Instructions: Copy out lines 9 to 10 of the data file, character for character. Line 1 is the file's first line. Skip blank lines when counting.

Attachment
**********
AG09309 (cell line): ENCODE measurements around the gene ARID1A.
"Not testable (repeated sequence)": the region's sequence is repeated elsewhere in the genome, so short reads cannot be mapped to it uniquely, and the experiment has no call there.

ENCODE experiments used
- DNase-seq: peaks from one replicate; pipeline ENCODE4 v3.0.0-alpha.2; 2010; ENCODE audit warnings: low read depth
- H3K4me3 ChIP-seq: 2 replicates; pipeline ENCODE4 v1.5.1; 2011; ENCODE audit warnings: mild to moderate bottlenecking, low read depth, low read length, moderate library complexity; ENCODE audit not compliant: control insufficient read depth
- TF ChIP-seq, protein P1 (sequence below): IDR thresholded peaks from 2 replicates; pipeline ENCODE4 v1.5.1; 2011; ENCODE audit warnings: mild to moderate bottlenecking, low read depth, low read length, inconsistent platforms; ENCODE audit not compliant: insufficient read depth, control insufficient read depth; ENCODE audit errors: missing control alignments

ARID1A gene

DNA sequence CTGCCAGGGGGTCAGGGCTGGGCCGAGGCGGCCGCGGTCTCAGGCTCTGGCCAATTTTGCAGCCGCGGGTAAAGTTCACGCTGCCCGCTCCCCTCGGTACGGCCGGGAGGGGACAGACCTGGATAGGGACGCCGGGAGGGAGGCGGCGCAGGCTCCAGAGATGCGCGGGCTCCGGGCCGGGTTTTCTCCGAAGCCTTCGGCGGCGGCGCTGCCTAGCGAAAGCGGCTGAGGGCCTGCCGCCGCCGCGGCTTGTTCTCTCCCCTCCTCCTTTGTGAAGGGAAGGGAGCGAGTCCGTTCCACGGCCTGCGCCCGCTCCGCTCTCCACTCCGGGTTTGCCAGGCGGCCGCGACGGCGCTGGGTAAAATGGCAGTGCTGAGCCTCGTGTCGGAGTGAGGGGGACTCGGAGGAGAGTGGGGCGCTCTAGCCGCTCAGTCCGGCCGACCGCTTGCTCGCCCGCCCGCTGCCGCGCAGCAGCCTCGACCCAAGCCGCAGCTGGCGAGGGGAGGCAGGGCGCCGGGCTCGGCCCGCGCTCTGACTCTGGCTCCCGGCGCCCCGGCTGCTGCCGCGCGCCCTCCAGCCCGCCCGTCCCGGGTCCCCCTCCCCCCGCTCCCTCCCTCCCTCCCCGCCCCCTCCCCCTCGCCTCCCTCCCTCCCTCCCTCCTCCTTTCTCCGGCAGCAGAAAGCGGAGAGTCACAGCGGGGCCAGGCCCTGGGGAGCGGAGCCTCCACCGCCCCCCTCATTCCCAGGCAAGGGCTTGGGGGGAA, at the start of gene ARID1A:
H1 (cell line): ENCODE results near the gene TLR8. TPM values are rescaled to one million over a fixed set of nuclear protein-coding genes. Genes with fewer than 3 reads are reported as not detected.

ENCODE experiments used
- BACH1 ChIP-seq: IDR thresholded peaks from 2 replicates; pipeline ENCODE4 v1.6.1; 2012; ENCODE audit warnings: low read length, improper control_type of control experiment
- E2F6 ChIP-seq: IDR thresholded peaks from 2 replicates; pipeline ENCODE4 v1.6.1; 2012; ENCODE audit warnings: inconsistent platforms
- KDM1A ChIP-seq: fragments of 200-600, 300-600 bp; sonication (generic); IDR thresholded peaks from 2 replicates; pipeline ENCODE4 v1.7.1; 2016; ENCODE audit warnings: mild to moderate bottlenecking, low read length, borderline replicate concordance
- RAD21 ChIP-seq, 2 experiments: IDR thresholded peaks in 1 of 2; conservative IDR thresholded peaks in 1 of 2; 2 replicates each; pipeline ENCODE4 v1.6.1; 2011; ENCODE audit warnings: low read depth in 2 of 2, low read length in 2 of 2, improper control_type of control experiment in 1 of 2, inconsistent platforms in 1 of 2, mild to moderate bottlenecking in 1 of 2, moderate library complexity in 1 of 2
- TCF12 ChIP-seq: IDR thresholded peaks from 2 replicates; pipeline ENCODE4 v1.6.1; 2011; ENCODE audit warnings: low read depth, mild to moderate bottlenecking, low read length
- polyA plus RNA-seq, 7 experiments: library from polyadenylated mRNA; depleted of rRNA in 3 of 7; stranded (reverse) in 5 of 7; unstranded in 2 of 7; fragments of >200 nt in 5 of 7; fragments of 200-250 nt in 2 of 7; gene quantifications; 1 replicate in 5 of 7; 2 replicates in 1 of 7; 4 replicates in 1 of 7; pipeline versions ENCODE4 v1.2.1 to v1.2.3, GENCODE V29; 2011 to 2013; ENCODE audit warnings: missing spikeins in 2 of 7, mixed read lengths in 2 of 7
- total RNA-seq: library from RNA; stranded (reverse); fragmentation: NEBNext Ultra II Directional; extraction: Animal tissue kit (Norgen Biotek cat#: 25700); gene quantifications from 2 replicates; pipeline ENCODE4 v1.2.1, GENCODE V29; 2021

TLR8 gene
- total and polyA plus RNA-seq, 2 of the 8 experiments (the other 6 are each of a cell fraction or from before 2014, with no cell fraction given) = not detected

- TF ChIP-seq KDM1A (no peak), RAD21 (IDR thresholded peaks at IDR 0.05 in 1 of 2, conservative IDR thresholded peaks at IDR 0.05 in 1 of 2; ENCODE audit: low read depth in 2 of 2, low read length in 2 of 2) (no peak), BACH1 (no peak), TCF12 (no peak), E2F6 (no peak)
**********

H1 (cell line): ENCODE results near the gene TLR8. TPM values are rescaled to one million over a fixed set of nuclear protein-coding genes. Genes with fewer than 3 reads are reported as not detected.

ENCODE experiments used